CONCERT REVIEW: Threatpoint and Beyond Fallen raise hell

Print This Page

First Posted: 4/29/2014

Two of Northeast Pennsylvania’s heaviest exports teamed up for a bone-crunching homecoming at Scranton’s New Penny last Saturday night.

Opener Ruination, from Binghamton, N.Y., along with Beyond Fallen and headliner Threatpoint, back home for their first local show in several weeks, literally shook the walls for a combined three-hour metal meltdown that descended upon the 100 or so lining the New Penny’s oval bar leading into its back room.

Ruination featured a very dark, bottom-heavy sound that they will commit to tape on a new album due in July, with a powerful groove reminiscent of Machine Head, augmented by tortured screams akin to Lamb of God’s Randy Blythe. The band showed its sense of humor early to the somewhat noncommittal faces in the crowd by prefacing aural assaults like “Bleed the Wound” and “Killing Spree” with wisecracking anecdotes like, “This song is about how we used to be Collective Soul back in the ‘90s.”

Beyond Fallen opened with the thrash-laden “Mask of Deception” from their 2005 “Lost in the Shadows” album, seguing into “Enemy of an Open Mind” from 2007’s “Mindfire.” The consummate metal frontman, Joe Karavis, was in fist-pumping form, several times inciting the crowd with, “Are you alive?” and later engaging the gathered about how he’d heard someone request Michael Jackson’s “Beat It.”

Highlights of Beyond Fallen’s set included the dual-guitar instrumental “Fields of Honor,” which showcases the band’s trademark melodic sensibilities, as well as the brand new track “Hatecrown,” which was performed for only the second time. The song is one of Beyond Fallen’s most savage new creations, running through several tempo changes, and according to Karavis, it will possibly appear on the European release of the band’s current EP, “Machines of Corruption.”

A frantic cover of Motorhead’s “Ace of Spades” was a favorite, with the familiar frontline of local headbangers showing their approval (led by one character known as “The Mayor of Metal”), soon followed by the thrash juggernaut “Concrete Lucifer,” Karavis closing the song with a flurry of maniacal laughter.

Threatpoint continues to prove why it’s gaining momentum both regionally and nationally, with a show that’s equal parts choreographed professionalism and animal viciousness. After lighting up faces with covers like the heaviest take on Heart’s “Barracuda” that you’ll ever hear, and a propulsive channeling of rage for Coal Chamber’s “Loco,” Threatpoint gave its originals a sense of meaning by frontman Chris James’ eluding to, “This is how we do it on the road; they don’t open the door, you kick it down,” before launching into “Never Say Die” off their “Dead to Rise” debut.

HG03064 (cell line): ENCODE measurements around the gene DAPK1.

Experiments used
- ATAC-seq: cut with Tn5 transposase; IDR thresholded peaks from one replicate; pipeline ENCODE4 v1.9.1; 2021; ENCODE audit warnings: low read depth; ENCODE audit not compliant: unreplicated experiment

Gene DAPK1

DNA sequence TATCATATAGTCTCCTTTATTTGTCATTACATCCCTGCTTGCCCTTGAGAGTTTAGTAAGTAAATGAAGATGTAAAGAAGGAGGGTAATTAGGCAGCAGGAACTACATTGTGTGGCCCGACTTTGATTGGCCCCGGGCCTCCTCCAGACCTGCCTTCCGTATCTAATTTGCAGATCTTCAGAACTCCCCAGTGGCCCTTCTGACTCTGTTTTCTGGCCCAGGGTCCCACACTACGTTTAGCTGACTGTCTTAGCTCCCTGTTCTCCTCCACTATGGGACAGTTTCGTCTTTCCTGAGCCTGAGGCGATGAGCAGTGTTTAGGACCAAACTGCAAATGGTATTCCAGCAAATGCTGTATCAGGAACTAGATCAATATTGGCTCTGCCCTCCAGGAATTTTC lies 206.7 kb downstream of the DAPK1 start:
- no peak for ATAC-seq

This show was the official introduction of second guitarist Matt Gosselin, joining Alex Olivetti on six-string, the tandem looking inspired as they locked into cuts like the extreme aggression of “Shades of Hate,” James prefacing the song with, “This is how we feel about life.” James, decked out in leather studded armbands and packing a florescent green microphone, looked every inch the metal miscreant, growling his way through new recording “Collapse,” to be included on the band’s new disc tentatively due this summer, and “Another Black Day,” often journeying to the front to perform a syncopated headbang with his guitarists.

Several taped introductions gave Threatpoint’s show a much larger feel, like the “Gremlins” sound effect that led into drummer CJ Krukowski’s solo and a pipe organ effect that began “Pave the Way.” A fog machine gave the show a true event feel.

You can’t possibly get any tighter at the local level than Beyond Fallen and Threatpoint, two bands that deliver arena-ready shows, more often than not in a space no bigger than your living room.